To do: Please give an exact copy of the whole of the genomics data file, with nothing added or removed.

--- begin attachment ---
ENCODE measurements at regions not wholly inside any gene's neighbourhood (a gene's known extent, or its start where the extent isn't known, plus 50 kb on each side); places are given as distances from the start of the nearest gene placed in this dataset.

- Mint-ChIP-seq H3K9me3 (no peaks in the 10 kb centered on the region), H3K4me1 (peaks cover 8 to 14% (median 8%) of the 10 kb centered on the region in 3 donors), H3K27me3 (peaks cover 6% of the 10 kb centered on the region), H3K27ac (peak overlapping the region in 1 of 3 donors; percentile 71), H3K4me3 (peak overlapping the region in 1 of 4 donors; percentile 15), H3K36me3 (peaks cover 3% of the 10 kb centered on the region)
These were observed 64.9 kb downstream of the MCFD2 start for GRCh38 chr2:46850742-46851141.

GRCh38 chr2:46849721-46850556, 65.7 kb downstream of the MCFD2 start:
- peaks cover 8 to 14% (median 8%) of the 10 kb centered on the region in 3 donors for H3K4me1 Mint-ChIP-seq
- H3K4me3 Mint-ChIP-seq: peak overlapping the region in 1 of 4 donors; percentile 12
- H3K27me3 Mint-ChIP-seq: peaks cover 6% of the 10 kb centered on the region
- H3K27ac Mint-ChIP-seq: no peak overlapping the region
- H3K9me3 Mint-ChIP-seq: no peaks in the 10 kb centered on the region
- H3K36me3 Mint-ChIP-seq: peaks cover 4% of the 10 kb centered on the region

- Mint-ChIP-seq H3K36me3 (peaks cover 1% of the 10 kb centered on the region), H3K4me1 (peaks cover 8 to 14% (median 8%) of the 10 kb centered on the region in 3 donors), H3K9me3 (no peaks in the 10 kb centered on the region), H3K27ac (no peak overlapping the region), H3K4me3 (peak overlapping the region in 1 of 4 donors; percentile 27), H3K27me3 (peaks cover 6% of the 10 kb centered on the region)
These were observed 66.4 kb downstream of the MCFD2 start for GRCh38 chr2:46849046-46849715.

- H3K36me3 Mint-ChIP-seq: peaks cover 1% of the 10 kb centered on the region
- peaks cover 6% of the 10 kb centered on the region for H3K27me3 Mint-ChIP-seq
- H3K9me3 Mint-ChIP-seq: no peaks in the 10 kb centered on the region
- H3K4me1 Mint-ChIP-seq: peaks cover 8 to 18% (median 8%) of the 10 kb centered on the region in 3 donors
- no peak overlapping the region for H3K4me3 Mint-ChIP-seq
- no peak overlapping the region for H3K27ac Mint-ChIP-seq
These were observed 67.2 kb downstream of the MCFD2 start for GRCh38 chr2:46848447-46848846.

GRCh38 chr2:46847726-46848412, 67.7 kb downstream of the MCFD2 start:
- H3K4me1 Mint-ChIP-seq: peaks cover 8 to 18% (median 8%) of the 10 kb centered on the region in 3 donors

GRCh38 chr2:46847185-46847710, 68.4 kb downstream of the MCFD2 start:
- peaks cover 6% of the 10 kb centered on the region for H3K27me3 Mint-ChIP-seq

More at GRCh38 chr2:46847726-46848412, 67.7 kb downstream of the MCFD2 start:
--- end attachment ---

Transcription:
ENCODE measurements at regions not wholly inside any gene's neighbourhood (a gene's known extent, or its start where the extent isn't known, plus 50 kb on each side); places are given as distances from the start of the nearest gene placed in this dataset.

- Mint-ChIP-seq H3K9me3 (no peaks in the 10 kb centered on the region), H3K4me1 (peaks cover 8 to 14% (median 8%) of the 10 kb centered on the region in 3 donors), H3K27me3 (peaks cover 6% of the 10 kb centered on the region), H3K27ac (peak overlapping the region in 1 of 3 donors; percentile 71), H3K4me3 (peak overlapping the region in 1 of 4 donors; percentile 15), H3K36me3 (peaks cover 3% of the 10 kb centered on the region)
These were observed 64.9 kb downstream of the MCFD2 start for GRCh38 chr2:46850742-46851141.

GRCh38 chr2:46849721-46850556, 65.7 kb downstream of the MCFD2 start:
- peaks cover 8 to 14% (median 8%) of the 10 kb centered on the region in 3 donors for H3K4me1 Mint-ChIP-seq
- H3K4me3 Mint-ChIP-seq: peak overlapping the region in 1 of 4 donors; percentile 12
- H3K27me3 Mint-ChIP-seq: peaks cover 6% of the 10 kb centered on the region
- H3K27ac Mint-ChIP-seq: no peak overlapping the region
- H3K9me3 Mint-ChIP-seq: no peaks in the 10 kb centered on the region
- H3K36me3 Mint-ChIP-seq: peaks cover 4% of the 10 kb centered on the region

- Mint-ChIP-seq H3K36me3 (peaks cover 1% of the 10 kb centered on the region), H3K4me1 (peaks cover 8 to 14% (median 8%) of the 10 kb centered on the region in 3 donors), H3K9me3 (no peaks in the 10 kb centered on the region), H3K27ac (no peak overlapping the region), H3K4me3 (peak overlapping the region in 1 of 4 donors; percentile 27), H3K27me3 (peaks cover 6% of the 10 kb centered on the region)
These were observed 66.4 kb downstream of the MCFD2 start for GRCh38 chr2:46849046-46849715.

- H3K36me3 Mint-ChIP-seq: peaks cover 1% of the 10 kb centered on the region
- peaks cover 6% of the 10 kb centered on the region for H3K27me3 Mint-ChIP-seq
- H3K9me3 Mint-ChIP-seq: no peaks in the 10 kb centered on the region
- H3K4me1 Mint-ChIP-seq: peaks cover 8 to 18% (median 8%) of the 10 kb centered on the region in 3 donors
- no peak overlapping the region for H3K4me3 Mint-ChIP-seq
- no peak overlapping the region for H3K27ac Mint-ChIP-seq
These were observed 67.2 kb downstream of the MCFD2 start for GRCh38 chr2:46848447-46848846.

GRCh38 chr2:46847726-46848412, 67.7 kb downstream of the MCFD2 start:
- H3K4me1 Mint-ChIP-seq: peaks cover 8 to 18% (median 8%) of the 10 kb centered on the region in 3 donors

GRCh38 chr2:46847185-46847710, 68.4 kb downstream of the MCFD2 start:
- peaks cover 6% of the 10 kb centered on the region for H3K27me3 Mint-ChIP-seq

More at GRCh38 chr2:46847726-46848412, 67.7 kb downstream of the MCFD2 start: